Guy and the Lutherans

Certainly we have our differences with confessional Lutherans. It seems evident that they determined long ago to view the confessional Reformed as Schwärmer. (fanatics, Anabaptists) disguised as Protestants or evangelicals (in the old, 16th-century sense). I must say that, in turn, it appears that some Presbyterians (as distinct from the continental Reformed) seem bound to reciprocate by finding ways in which we disagree with the Lutherans even where we don’t. Some seem bound to construct a distinctly “Reformed” doctrine of justification and the like. Frankly this is more prejudice than history. As a counterbalance we might consider an interesting ecumenical adventure in which the author of of the Belgic Confession was involved. Wes has the story. It’s only circumstantial evidence but it’s interesting. We might also look at Jill Raitt’s brilliant account of the dialogues between Beza and the Lutherans at Montbeliard to get a clearer sense of where we actually disagreed in the late 16th century.

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  1. I think that you are right that some are seeking to argue that the Reformed doctrine of justification is different in substance than the Lutheran view. (Shepard!) However, I also think that some like Gaffin and Garcia are not trying to posit the two (Lutheran and Reformed) as antithetical or substantially different, but rather, not identical. That is, Gaffin and Garcia want to emphasize that the way that Calvin and subsequent RT went about formulating the doctrine of justification with respect to other doctrines (regeneration/sanctification and union etc…) were slightly different. I just posted on my blog a lecture by Dr. Ferguson where he points out that Luther had some slightly different emphases than did Calvin (Luther emphasized the 2nd use Calvin because of his view of the covenant emphasized the 3rd use) This is the same type of thing going on when I read Gaffin and Garcia. They want to say that Calvin formulated and subsequently emphasized different aspects of the ordo salutis because of the other theological (albeit slight) differences between the two (Calvin and Luther). Of course there is the whole other question as to how Calvin matched up with Concord or Concord to post-reformed dogmatics or Luther to post-reformation dogmatics. In general however, Gaffin and Garcia etc.. are just seeking to emphasize the nuances or discontinuity whereas Dr. Godfrey and yourself want to emphasize the continuities… I don’t think that Gaffin and Garcia, and I have read both extensively, are arguing that the doctrines (Reformed and Lutheran) are substantially different.

    Just some thoughts…


  2. just a short note in order to improve your german (lutheran) vocabulary:

    it should read Schwärmer (the noun to describe persons = fanatic), instead of Schwärmerei (description of an action / behavior = fanaticism)

    greetings from germany,

  3. Hi Michael,

    Well, I just re-read Dick Gaffin’s Resurrection and Redemption and also read his By Faith in both books but in the latter especially Dick makes a point of juxtaposing his view of union with “the Reformation tradition” 5-6 times. He uses several other synonymous expressions. I’m still waiting for Garcia’s book to arrive but judging by his WTJ essay and his review of CJPM, I don’t think it’s quite accurate to say that it’s merely a matter of differing emphases. I think there competing interpretations of the Reformation here. This is especially true if we throw Pete Lillback’s book on Calvin into the mix. One of his chief arguments is not just that Calvin developed Luther (which I argue in Caspar Olevian but that they had distinct hermeneutics.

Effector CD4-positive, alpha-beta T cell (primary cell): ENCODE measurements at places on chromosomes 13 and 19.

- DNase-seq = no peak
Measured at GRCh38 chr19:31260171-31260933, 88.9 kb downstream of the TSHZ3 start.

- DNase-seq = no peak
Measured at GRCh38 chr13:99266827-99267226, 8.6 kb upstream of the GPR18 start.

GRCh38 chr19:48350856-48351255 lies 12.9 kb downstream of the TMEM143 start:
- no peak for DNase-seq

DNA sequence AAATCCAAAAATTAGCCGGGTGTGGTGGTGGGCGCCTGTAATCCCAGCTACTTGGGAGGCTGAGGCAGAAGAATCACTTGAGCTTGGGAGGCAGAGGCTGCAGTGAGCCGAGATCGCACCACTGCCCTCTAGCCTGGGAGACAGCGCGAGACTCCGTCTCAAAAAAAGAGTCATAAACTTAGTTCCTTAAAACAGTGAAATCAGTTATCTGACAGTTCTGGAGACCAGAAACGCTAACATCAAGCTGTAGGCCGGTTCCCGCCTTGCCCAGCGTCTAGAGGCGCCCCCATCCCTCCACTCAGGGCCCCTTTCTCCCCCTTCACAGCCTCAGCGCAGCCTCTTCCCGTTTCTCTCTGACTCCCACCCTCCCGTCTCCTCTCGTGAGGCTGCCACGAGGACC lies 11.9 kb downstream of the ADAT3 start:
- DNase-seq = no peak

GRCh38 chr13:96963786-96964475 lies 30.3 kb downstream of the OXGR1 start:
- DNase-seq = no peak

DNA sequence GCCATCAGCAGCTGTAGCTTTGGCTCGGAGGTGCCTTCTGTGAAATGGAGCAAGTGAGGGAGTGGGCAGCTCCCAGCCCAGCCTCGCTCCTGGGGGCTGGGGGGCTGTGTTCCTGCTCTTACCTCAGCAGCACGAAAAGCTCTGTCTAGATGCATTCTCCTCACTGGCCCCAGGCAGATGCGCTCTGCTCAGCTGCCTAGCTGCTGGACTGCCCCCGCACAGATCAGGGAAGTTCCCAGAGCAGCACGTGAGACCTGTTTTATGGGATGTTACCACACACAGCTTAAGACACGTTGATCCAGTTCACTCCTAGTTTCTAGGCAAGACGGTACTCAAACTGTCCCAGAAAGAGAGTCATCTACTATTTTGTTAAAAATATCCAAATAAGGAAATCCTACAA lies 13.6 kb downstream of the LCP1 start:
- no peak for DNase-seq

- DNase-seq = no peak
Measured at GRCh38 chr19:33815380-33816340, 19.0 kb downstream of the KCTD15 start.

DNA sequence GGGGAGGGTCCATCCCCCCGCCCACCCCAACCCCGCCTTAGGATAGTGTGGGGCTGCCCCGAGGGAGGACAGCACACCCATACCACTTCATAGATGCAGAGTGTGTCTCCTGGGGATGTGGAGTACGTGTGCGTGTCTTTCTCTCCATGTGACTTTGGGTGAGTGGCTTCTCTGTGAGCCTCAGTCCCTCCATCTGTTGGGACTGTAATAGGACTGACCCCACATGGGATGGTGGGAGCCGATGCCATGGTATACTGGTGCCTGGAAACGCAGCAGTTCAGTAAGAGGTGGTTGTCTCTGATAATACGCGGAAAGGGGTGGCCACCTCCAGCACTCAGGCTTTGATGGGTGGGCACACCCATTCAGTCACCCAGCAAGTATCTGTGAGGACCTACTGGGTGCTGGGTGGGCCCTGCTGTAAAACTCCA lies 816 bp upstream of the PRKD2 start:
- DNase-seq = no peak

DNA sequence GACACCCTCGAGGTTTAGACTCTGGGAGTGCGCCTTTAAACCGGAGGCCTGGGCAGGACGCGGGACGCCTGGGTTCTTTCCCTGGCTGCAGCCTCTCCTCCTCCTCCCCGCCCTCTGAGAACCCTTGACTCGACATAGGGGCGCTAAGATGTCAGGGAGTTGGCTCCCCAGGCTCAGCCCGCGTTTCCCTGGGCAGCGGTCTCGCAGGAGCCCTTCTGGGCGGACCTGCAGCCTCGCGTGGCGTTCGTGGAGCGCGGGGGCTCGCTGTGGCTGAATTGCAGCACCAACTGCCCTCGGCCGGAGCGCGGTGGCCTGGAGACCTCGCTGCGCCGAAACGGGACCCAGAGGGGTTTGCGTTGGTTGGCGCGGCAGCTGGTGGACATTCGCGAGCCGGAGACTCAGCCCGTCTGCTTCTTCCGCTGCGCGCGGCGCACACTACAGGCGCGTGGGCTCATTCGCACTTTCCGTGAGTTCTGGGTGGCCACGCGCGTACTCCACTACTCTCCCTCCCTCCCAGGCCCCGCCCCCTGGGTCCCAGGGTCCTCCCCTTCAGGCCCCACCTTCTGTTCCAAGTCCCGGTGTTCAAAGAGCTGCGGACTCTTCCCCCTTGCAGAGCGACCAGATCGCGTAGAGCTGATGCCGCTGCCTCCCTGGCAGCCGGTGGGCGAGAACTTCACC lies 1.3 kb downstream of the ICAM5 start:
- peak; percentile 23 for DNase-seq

Further, I hear this from American Presbyterians and I’ve read from others in the Scots/Irish Presbyterian tradition. There’s a sort of animus against Luther and Lutherans that I don’t fully understand. Based on the argumentation I’ve seen thus far it seems more like prejudice than a carefully argued position.

    If you’ll read my Olevian book you’ll see that I discuss the differences between the Reformed the Lutherans over Christology, the Supper and there were real differences on baptism (more with orthodox Lutheranism than Luther himself especially if we recognize the fluidity of the doctrine of regeneration in the 16th century), perseverance, reprobation and worship. These are genuine differences.

    At the same time as far as I can tell, the Reformed were conscious of no profound differences with the Lutherans over the article on which the faith stands or falls. I don’t see them drawing the sorts of lines that folks draw today between the alleged Reformed view of law/gospel and the Lutheran or the alleged Reformed view of justification and the Lutheran view.

    Much of Dick’s argument for his construction of union with Christ in BFNBS is fine. I like his threefold distinction in union. I like the way he relates it to faith but his argument that there is no logical priority of justification to sanctification seems very thin indeed.

    There’s far too much evidence in Calvin and the Reformed orthodox to the contrary to make me agree with him. Further, Dick is quite open about his dissatisfaction with the “reformation tradition” to let me think that he’s following Calvin and the orthodox. Frankly, his arguments (e.g. his essay in the Theological Guide to Calvin’s Institutes) almost read a bit like the old fashioned “Calvin v the Calvinists.”

    I really wish people would read Cornel Venema’s book on this. He rejects Garcia’s and Carpenter’s approach to Calvin. I don’t see any interaction with my Olevian book. It’s not like the Gaffin school is the first group ever to work with the duplex gratia Dei or the duplex beneficium. See also the essay in the Spear Festschrift.